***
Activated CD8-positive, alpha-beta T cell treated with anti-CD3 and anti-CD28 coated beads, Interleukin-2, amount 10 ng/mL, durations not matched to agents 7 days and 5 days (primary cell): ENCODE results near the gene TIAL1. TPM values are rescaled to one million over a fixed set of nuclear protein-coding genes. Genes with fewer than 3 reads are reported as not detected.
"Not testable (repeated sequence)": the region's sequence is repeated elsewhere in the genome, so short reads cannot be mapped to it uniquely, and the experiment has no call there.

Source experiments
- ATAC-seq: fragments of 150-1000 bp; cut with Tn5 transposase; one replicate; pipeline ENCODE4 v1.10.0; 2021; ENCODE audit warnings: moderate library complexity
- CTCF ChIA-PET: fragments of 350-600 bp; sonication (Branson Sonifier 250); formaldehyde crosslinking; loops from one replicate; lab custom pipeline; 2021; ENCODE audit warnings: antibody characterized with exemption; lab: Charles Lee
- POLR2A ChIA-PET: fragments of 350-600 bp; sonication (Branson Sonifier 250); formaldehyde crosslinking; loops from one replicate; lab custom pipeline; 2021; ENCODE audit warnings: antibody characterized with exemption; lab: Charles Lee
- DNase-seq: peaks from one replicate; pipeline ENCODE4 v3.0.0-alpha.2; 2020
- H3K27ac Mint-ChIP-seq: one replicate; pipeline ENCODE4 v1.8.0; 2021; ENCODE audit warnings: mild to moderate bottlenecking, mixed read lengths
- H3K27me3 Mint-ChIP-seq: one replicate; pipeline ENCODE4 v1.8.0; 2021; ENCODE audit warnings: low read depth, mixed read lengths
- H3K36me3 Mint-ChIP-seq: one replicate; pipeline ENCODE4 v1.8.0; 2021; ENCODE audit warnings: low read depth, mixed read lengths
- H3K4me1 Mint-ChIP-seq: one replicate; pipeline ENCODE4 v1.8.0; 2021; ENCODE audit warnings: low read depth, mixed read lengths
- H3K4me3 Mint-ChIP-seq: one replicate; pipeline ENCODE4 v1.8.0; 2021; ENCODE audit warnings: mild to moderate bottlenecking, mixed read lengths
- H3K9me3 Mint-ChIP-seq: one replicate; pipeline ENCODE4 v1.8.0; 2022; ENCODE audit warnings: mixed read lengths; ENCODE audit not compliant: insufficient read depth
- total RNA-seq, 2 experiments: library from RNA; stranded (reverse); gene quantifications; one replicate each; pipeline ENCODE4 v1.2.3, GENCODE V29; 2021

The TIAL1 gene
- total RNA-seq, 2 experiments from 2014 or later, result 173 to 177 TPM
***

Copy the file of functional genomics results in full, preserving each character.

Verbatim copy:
Activated CD8-positive, alpha-beta T cell treated with anti-CD3 and anti-CD28 coated beads, Interleukin-2, amount 10 ng/mL, durations not matched to agents 7 days and 5 days (primary cell): ENCODE results near the gene TIAL1. TPM values are rescaled to one million over a fixed set of nuclear protein-coding genes. Genes with fewer than 3 reads are reported as not detected.
"Not testable (repeated sequence)": the region's sequence is repeated elsewhere in the genome, so short reads cannot be mapped to it uniquely, and the experiment has no call there.

Source experiments
- ATAC-seq: fragments of 150-1000 bp; cut with Tn5 transposase; one replicate; pipeline ENCODE4 v1.10.0; 2021; ENCODE audit warnings: moderate library complexity
- CTCF ChIA-PET: fragments of 350-600 bp; sonication (Branson Sonifier 250); formaldehyde crosslinking; loops from one replicate; lab custom pipeline; 2021; ENCODE audit warnings: antibody characterized with exemption; lab: Charles Lee
- POLR2A ChIA-PET: fragments of 350-600 bp; sonication (Branson Sonifier 250); formaldehyde crosslinking; loops from one replicate; lab custom pipeline; 2021; ENCODE audit warnings: antibody characterized with exemption; lab: Charles Lee
- DNase-seq: peaks from one replicate; pipeline ENCODE4 v3.0.0-alpha.2; 2020
- H3K27ac Mint-ChIP-seq: one replicate; pipeline ENCODE4 v1.8.0; 2021; ENCODE audit warnings: mild to moderate bottlenecking, mixed read lengths
- H3K27me3 Mint-ChIP-seq: one replicate; pipeline ENCODE4 v1.8.0; 2021; ENCODE audit warnings: low read depth, mixed read lengths
- H3K36me3 Mint-ChIP-seq: one replicate; pipeline ENCODE4 v1.8.0; 2021; ENCODE audit warnings: low read depth, mixed read lengths
- H3K4me1 Mint-ChIP-seq: one replicate; pipeline ENCODE4 v1.8.0; 2021; ENCODE audit warnings: low read depth, mixed read lengths
- H3K4me3 Mint-ChIP-seq: one replicate; pipeline ENCODE4 v1.8.0; 2021; ENCODE audit warnings: mild to moderate bottlenecking, mixed read lengths
- H3K9me3 Mint-ChIP-seq: one replicate; pipeline ENCODE4 v1.8.0; 2022; ENCODE audit warnings: mixed read lengths; ENCODE audit not compliant: insufficient read depth
- total RNA-seq, 2 experiments: library from RNA; stranded (reverse); gene quantifications; one replicate each; pipeline ENCODE4 v1.2.3, GENCODE V29; 2021

The TIAL1 gene
- total RNA-seq, 2 experiments from 2014 or later, result 173 to 177 TPM